UK shares, it should, at the very least, exempt
ETFs containing overseas securities.'
trading continues to develop, especially through
on-line exchanges which can be based in low-tax
jurisdictions of their choice, UK and international
companies will have access to the same international
pool of investors wherever they are registered
and listed. Eventually, this will drive business
to the lowest-cost and most liquid exchange -
that won't include a stamp duty jurisdiction.
by independent consultants, such as Charles River
Associates, suggested that if a chancellor chose
to abolish the tax, such a move would be revenue
neutral, or even beneficial for the economy, because
it would bring other tax gains to the Exchequer,
a fact that Mr Brown seemingly chose to ignore
during his time in the role. The Charles River
findings suggested that the knock-on effects of
stamp duty abolition would be that:
- Enhanced share
values would provide an initial increase in
Capital Gains Tax revenues of approximately
- The volume of
UK companies' shares traded on the London Stock
Exchange would increase by around 40%;
- Income and Corporation
tax revenues would increase significantly;
- The FTSE All-share
index would increase by up to 5%;
- There would
be overall net efficiency gains to the economy
of around £3 billion.
Even a partial
abolition, for example as suggested a recent campaign
for transactions under £5,000, would only
have cost the Exchequer £157 million in
lost revenue per year, and abolishing the levy
would have sent a powerful message about the government's
commitment to dismantling an antiquated and irrelevant
The UK Treasury
is of course more likely to tax the upcoming alternatives
to share trading than to abolish the tax.
April, 2006, is became clear that the Irish Inland
Revenue, which collects 1% stamp duty on stock
exchange transactions, was planning to extend
the tax to Contracts For Differences (CFDs), which
currently don't come in for stamping because they
don't involve buying the underlying shares.
Stock Exchange officials met the Revenue to try
to persuade them that Ireland's CFD business,
which is said to underly EUR3bn a month in trading
on the Irish exchange, would simply decamp to
London if the tax is imposed.
CFD trades are effectively bets on the future
movement of shares, up or down, and can be highly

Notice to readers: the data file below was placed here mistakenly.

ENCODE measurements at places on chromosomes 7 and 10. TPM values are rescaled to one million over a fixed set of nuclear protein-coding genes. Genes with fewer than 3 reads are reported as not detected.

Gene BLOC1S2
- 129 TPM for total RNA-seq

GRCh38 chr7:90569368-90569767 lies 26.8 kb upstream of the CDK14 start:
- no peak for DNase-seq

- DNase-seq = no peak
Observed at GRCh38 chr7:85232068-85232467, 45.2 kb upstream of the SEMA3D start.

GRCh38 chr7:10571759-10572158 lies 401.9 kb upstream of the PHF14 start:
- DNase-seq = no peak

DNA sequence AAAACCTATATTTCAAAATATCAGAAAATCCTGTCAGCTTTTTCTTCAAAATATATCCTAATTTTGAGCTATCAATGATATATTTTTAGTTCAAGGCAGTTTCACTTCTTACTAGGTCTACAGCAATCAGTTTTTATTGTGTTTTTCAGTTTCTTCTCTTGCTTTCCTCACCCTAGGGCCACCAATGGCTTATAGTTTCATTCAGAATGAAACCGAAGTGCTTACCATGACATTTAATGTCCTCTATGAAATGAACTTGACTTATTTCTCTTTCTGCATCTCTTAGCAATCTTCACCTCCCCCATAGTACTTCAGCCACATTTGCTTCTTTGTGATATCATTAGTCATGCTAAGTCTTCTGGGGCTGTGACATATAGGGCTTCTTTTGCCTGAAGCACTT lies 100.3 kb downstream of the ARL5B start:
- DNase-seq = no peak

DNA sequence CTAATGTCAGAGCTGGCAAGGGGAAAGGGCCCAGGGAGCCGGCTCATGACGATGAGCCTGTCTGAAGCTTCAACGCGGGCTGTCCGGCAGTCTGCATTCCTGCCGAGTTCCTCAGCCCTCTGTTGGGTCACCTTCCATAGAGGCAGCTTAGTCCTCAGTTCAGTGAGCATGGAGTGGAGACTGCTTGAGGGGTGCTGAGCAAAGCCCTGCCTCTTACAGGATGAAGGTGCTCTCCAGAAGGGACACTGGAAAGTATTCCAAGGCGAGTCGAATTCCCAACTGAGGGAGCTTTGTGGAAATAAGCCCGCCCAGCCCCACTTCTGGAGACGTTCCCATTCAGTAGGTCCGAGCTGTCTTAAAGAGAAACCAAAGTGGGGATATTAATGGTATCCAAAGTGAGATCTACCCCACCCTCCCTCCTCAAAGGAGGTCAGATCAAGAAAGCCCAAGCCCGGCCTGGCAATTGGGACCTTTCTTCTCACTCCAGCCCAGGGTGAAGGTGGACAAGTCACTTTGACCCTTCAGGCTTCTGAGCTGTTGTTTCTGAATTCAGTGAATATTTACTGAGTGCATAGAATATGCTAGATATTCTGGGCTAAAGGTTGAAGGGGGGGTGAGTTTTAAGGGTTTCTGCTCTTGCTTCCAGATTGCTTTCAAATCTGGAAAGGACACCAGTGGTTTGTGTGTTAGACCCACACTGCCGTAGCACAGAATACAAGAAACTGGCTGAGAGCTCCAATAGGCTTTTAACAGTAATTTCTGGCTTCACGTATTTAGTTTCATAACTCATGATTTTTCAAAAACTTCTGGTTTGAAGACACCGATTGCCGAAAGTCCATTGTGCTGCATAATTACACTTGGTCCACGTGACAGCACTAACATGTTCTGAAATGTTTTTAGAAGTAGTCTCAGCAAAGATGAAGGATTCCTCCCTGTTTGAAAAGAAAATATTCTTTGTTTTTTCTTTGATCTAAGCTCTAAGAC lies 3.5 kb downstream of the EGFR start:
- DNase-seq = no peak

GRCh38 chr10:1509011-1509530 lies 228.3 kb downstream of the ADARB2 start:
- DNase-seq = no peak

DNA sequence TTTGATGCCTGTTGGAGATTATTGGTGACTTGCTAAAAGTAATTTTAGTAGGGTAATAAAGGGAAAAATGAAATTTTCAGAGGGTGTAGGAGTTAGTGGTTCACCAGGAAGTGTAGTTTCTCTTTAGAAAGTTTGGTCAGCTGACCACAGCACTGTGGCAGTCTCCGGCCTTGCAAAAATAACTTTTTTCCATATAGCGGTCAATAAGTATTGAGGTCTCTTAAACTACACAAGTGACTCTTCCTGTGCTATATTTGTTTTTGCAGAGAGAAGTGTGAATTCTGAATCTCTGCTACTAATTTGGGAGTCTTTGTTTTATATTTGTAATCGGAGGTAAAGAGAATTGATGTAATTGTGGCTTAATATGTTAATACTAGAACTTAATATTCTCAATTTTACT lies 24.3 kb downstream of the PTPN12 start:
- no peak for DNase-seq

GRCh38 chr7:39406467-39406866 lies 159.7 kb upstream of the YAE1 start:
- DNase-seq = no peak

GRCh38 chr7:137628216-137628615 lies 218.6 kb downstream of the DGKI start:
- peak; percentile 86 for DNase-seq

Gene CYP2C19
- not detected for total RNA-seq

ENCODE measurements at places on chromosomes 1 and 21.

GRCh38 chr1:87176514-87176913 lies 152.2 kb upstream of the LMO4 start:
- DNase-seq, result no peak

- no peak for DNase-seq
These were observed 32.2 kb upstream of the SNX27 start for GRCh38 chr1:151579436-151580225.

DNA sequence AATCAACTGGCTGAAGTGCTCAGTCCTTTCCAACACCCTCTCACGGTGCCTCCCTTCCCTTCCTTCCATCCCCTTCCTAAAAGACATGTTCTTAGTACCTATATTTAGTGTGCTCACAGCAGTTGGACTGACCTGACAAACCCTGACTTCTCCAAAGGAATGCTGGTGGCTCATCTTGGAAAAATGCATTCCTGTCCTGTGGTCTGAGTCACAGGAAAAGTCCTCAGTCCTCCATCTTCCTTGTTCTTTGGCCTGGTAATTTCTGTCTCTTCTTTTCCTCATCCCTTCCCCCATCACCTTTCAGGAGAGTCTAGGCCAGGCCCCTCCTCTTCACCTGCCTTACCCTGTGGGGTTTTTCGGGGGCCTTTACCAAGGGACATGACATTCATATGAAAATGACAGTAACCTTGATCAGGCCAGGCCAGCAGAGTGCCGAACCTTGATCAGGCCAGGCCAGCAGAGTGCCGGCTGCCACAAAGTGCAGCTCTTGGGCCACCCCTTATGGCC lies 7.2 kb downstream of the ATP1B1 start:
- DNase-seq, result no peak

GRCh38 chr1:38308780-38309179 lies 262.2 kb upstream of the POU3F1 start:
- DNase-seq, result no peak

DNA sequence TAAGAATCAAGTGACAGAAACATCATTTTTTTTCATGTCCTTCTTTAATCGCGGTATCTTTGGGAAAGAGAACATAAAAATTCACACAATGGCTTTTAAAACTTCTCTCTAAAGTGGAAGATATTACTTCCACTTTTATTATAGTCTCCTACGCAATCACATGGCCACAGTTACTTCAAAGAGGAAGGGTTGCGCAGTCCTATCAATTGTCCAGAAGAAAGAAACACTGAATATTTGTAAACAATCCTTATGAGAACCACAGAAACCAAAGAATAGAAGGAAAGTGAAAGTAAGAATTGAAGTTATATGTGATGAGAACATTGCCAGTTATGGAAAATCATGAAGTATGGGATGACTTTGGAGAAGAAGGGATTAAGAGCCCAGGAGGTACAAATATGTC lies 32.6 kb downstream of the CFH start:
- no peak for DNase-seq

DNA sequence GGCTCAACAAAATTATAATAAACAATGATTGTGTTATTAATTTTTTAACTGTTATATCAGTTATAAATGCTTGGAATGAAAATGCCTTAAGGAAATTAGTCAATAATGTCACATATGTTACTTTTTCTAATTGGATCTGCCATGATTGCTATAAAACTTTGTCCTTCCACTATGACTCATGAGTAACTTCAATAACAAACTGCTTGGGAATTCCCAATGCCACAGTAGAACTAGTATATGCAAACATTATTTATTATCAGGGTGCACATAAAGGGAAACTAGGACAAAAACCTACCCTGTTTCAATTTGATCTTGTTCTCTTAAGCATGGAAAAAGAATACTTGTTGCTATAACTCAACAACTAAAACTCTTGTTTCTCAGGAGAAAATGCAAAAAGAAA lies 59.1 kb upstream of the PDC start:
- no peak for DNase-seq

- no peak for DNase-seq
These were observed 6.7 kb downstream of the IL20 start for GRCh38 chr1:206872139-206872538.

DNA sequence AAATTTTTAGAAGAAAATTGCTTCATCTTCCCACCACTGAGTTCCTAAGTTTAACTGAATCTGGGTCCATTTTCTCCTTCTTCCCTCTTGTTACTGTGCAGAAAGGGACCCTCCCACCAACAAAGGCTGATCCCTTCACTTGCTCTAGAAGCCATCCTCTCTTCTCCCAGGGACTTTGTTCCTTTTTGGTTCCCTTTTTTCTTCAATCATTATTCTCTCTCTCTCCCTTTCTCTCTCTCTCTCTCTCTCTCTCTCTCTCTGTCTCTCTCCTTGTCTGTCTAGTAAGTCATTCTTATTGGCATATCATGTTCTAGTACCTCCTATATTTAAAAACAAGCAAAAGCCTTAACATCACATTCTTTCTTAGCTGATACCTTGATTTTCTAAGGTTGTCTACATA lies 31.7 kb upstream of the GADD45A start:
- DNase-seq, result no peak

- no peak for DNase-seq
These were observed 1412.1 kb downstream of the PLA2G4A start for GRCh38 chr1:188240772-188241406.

leveraged. Traders can make their deals either
with the equivalent of a brokerage (call it a
bookie?) or direct with other punters. Either
way, because they do not actually buy the shares
whose price is the object of the trade, it has
been assumed by all concerned in the UK and Ireland
that stamp duty cannot apply.
December 2006, it emerged that the UK government
would be abolishing stamp duty on non-resident
exchange traded funds (ETFs) in an effort to boost
London's competitiveness as an international financial
May 2007, London Stock Exchange Executives suggested
that it was only a matter of time before the UK
government bowed to pressure from the financial
services industry and scrapped stamp duty on stocks
Furse, chief executive, told a news conference,
convened to announce the exchange's full-year
results, that: "the question is not if but
when" the 0.5% tax on the trading of shares
of companies listed in the UK will end.
claimed that there has been a "significant
shift" in the government's thinking since
the publication of a report by Oxera, an independent
economics consultancy, that concluded stamp duty
repeal would bring about multiple benefits for
the UK economy without denting the Treasury's
long-term tax take.
study, commissioned by the LSE, the Association
of British Insurers (ABI), the City of London
Corporation, and the Investment Management Association
(IMA) suggested that ordinary savers and pensioners
are bearing the brunt of the tax, which is reducing
their ability to save and invest for the future.
report revealed that stamp duty reduces a typical
occupational pension scheme fund at retirement
by between 1.52% and 2.38%, or between GBP6,441
and GBP11,538 in today's money. Government schemes
such as Stakeholder Pensions are also said to
be impacted significantly, by GBP7,540 to GBP10,389.
stamp duty yields GBP3 billion annually for the
UK Treasury, the research calculated that if the
tax were to be abolished, these receipts would
be replaced over the longer term through a sustained
rise in the UK's GDP of between 0.24% and 0.78%.
as of December 2008, there had been no further
movement in this area.
look into the (distant) past of Stamp Duty
Stamp duty was
introduced in Holland in 1624, when the need for
a new form of tax resulted in the idea of requiring
stamped paper for legal documents. It was first
levied in England in 1694, and although stamping
was initially confined to documents processed
by the legal profession, in the eighteenth century,
the rationale behind imposing stamp duties changed,
and they became a means of controlling undesirable
activities such as gambling and newspaper reading.